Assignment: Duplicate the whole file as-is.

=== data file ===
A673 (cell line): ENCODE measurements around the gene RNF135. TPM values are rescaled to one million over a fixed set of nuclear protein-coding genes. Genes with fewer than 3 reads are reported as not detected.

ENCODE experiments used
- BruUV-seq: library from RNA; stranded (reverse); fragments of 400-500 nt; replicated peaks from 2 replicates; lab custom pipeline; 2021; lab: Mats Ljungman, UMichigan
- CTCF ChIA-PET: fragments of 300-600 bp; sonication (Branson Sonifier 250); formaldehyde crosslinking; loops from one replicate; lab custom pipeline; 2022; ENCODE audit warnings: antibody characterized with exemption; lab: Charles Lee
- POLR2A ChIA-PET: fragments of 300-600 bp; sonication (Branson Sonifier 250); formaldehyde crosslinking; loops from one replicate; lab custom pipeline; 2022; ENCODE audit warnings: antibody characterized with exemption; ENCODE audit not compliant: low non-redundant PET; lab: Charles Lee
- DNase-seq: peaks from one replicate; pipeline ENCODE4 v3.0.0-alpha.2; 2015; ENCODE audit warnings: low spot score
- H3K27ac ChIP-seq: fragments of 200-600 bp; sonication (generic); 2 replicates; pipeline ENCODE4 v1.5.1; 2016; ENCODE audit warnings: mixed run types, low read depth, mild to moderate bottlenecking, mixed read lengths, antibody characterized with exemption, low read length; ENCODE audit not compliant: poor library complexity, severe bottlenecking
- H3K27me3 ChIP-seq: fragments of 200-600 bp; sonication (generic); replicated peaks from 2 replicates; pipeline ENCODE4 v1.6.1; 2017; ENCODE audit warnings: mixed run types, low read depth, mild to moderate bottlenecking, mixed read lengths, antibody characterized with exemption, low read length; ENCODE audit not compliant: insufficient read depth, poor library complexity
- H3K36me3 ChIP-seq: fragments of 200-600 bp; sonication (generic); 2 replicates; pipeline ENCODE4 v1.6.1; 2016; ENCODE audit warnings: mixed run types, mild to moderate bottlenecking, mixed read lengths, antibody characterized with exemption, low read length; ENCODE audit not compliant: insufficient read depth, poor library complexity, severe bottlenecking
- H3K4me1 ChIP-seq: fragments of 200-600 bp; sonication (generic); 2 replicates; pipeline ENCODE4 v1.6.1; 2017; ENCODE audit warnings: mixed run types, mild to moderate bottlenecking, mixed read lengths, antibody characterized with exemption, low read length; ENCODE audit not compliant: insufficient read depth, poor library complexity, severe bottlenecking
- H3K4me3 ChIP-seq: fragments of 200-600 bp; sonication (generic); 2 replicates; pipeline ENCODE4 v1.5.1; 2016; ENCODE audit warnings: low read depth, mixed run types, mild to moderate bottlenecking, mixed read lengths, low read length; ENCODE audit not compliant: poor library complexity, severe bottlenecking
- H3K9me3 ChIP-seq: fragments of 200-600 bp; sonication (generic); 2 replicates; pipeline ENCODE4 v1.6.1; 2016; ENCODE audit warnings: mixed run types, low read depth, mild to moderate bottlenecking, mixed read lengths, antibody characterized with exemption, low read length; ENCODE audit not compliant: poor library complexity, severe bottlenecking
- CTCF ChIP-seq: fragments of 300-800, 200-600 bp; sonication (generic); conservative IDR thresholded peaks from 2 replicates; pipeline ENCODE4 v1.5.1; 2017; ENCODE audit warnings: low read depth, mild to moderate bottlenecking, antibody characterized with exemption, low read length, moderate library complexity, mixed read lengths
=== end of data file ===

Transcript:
A673 (cell line): ENCODE measurements around the gene RNF135. TPM values are rescaled to one million over a fixed set of nuclear protein-coding genes. Genes with fewer than 3 reads are reported as not detected.

ENCODE experiments used
- BruUV-seq: library from RNA; stranded (reverse); fragments of 400-500 nt; replicated peaks from 2 replicates; lab custom pipeline; 2021; lab: Mats Ljungman, UMichigan
- CTCF ChIA-PET: fragments of 300-600 bp; sonication (Branson Sonifier 250); formaldehyde crosslinking; loops from one replicate; lab custom pipeline; 2022; ENCODE audit warnings: antibody characterized with exemption; lab: Charles Lee
- POLR2A ChIA-PET: fragments of 300-600 bp; sonication (Branson Sonifier 250); formaldehyde crosslinking; loops from one replicate; lab custom pipeline; 2022; ENCODE audit warnings: antibody characterized with exemption; ENCODE audit not compliant: low non-redundant PET; lab: Charles Lee
- DNase-seq: peaks from one replicate; pipeline ENCODE4 v3.0.0-alpha.2; 2015; ENCODE audit warnings: low spot score
- H3K27ac ChIP-seq: fragments of 200-600 bp; sonication (generic); 2 replicates; pipeline ENCODE4 v1.5.1; 2016; ENCODE audit warnings: mixed run types, low read depth, mild to moderate bottlenecking, mixed read lengths, antibody characterized with exemption, low read length; ENCODE audit not compliant: poor library complexity, severe bottlenecking
- H3K27me3 ChIP-seq: fragments of 200-600 bp; sonication (generic); replicated peaks from 2 replicates; pipeline ENCODE4 v1.6.1; 2017; ENCODE audit warnings: mixed run types, low read depth, mild to moderate bottlenecking, mixed read lengths, antibody characterized with exemption, low read length; ENCODE audit not compliant: insufficient read depth, poor library complexity
- H3K36me3 ChIP-seq: fragments of 200-600 bp; sonication (generic); 2 replicates; pipeline ENCODE4 v1.6.1; 2016; ENCODE audit warnings: mixed run types, mild to moderate bottlenecking, mixed read lengths, antibody characterized with exemption, low read length; ENCODE audit not compliant: insufficient read depth, poor library complexity, severe bottlenecking
- H3K4me1 ChIP-seq: fragments of 200-600 bp; sonication (generic); 2 replicates; pipeline ENCODE4 v1.6.1; 2017; ENCODE audit warnings: mixed run types, mild to moderate bottlenecking, mixed read lengths, antibody characterized with exemption, low read length; ENCODE audit not compliant: insufficient read depth, poor library complexity, severe bottlenecking
- H3K4me3 ChIP-seq: fragments of 200-600 bp; sonication (generic); 2 replicates; pipeline ENCODE4 v1.5.1; 2016; ENCODE audit warnings: low read depth, mixed run types, mild to moderate bottlenecking, mixed read lengths, low read length; ENCODE audit not compliant: poor library complexity, severe bottlenecking
- H3K9me3 ChIP-seq: fragments of 200-600 bp; sonication (generic); 2 replicates; pipeline ENCODE4 v1.6.1; 2016; ENCODE audit warnings: mixed run types, low read depth, mild to moderate bottlenecking, mixed read lengths, antibody characterized with exemption, low read length; ENCODE audit not compliant: poor library complexity, severe bottlenecking
- CTCF ChIP-seq: fragments of 300-800, 200-600 bp; sonication (generic); conservative IDR thresholded peaks from 2 replicates; pipeline ENCODE4 v1.5.1; 2017; ENCODE audit warnings: low read depth, mild to moderate bottlenecking, antibody characterized with exemption, low read length, moderate library complexity, mixed read lengths